The impotent man answered him, Sir, I have no man, when the water is troubled, to put me into the pool: but while I am coming, another steppeth down before me.
The impotent man answered him, Sir,.... Which was a common and courteous way of speaking, much in use with the Jews, especially to strangers. The Syriac, Arabic, and Persic versions read, "yea Lord", which is a direct answer to the question:
I have no man; the Ethiopic version reads, "men"; he had no servant, so Nonnus, or servants, to wait upon him, and take him up in their arms, and carry him into the pool; he was a poor man, and such God is pleased to choose and call by his grace:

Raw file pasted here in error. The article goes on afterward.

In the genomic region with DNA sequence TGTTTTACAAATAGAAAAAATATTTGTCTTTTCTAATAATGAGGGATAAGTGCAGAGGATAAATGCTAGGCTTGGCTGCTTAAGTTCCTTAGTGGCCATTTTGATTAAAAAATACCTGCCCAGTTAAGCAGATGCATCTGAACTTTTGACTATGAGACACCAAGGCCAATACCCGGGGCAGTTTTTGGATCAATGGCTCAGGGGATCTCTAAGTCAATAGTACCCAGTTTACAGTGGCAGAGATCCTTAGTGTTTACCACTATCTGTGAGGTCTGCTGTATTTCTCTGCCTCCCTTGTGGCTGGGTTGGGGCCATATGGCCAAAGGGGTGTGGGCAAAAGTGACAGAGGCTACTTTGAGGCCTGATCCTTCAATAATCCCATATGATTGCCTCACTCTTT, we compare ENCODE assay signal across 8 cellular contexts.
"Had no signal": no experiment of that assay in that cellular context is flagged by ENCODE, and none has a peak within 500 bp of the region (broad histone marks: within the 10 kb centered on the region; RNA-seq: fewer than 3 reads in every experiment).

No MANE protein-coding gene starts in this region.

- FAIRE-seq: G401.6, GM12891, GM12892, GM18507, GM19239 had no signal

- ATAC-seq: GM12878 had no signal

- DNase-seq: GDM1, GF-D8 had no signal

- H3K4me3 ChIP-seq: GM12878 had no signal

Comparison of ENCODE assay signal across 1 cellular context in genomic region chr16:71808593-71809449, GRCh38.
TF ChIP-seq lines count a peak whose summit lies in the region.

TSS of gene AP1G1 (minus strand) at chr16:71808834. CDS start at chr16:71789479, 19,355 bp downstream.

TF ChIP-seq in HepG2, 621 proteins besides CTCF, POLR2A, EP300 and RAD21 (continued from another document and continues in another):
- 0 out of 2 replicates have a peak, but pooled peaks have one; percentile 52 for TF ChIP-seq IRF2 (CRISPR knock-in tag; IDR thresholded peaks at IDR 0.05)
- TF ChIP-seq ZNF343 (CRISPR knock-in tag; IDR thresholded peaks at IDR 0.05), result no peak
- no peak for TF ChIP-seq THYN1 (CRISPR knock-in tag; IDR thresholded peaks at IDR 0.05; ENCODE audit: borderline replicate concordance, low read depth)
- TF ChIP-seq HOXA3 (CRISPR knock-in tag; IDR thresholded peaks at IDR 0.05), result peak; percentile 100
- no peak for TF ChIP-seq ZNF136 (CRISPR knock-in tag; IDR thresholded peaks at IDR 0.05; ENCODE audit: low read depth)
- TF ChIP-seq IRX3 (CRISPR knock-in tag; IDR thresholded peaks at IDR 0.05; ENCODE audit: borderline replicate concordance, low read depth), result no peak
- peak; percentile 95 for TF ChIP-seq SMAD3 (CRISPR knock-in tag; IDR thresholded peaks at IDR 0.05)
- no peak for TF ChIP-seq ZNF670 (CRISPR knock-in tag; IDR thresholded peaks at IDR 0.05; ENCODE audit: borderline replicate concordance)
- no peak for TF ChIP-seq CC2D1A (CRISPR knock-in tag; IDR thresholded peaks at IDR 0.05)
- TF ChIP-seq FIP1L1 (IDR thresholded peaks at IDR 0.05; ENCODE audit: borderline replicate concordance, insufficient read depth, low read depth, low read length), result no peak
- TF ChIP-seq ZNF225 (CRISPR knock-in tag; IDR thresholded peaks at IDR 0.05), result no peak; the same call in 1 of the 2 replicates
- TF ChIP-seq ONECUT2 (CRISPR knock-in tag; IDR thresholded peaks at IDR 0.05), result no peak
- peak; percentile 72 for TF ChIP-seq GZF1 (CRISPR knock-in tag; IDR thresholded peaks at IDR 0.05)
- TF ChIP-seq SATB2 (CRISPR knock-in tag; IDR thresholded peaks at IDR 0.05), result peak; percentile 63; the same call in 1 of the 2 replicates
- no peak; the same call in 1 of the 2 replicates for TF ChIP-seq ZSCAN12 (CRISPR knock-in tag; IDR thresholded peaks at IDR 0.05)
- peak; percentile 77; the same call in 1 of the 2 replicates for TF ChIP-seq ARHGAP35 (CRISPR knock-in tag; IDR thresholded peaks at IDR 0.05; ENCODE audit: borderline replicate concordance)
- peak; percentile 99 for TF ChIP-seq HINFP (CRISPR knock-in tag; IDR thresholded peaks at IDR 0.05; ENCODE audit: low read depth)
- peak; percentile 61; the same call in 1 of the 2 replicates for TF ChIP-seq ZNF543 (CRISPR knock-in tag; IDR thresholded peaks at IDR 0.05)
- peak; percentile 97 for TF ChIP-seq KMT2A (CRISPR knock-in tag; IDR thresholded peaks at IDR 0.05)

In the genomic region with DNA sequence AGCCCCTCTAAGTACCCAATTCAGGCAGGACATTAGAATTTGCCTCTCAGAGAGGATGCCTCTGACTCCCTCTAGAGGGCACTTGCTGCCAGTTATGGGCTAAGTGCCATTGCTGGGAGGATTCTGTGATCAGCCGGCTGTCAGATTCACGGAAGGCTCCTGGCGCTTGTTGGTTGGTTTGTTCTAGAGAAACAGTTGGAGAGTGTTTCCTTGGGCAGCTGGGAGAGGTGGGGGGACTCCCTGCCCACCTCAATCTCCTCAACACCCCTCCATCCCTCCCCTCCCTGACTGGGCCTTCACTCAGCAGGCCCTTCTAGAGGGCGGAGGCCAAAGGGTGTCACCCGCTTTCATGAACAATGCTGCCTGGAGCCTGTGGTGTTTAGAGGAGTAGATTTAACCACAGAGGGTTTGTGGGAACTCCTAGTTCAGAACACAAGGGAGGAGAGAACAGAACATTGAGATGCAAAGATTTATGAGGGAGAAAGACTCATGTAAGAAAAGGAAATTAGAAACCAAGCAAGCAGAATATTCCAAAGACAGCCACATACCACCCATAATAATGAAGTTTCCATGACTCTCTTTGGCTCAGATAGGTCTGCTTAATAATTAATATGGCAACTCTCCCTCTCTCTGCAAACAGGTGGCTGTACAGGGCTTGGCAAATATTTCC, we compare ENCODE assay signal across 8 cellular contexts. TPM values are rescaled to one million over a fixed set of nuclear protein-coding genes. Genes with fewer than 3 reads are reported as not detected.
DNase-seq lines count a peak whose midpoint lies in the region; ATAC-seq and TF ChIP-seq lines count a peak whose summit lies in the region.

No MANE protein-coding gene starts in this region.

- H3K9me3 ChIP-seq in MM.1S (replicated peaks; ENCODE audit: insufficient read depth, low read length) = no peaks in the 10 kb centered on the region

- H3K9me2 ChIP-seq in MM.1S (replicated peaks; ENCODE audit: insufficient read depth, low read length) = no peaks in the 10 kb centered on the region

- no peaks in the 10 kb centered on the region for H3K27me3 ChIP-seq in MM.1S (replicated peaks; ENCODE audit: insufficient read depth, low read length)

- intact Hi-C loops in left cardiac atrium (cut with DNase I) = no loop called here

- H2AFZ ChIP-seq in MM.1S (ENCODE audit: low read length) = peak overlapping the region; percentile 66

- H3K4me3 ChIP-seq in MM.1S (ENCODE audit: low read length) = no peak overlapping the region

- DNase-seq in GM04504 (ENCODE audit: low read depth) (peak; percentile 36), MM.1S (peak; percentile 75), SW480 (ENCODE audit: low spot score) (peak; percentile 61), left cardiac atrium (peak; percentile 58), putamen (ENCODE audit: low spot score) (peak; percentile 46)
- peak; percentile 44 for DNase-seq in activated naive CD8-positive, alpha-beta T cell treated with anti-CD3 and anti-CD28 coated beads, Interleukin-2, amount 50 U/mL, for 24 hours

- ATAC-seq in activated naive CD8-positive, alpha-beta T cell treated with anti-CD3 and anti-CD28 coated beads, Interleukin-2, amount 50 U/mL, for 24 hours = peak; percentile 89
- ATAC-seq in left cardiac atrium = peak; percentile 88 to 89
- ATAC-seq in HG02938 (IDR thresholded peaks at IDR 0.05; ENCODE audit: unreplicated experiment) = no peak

when the water is troubled, to put me into the pool; that is, as soon as it is troubled by the angel, to put him in first before any other; for it was the first man only that had a cure this way:
but while I am coming; in a slow way, by the help of his crutches, or in the best manner he could:
another steppeth down before me; not so much disordered, or more active and nimble: so among those that wait on the ministry of the word, some are sooner in Christ, or earlier called by his grace, than others; some lie here a long time, and see one and another come to Christ, believe in him, profess his name, and are received into the church; and they still left, in an uncalled and unconverted estate.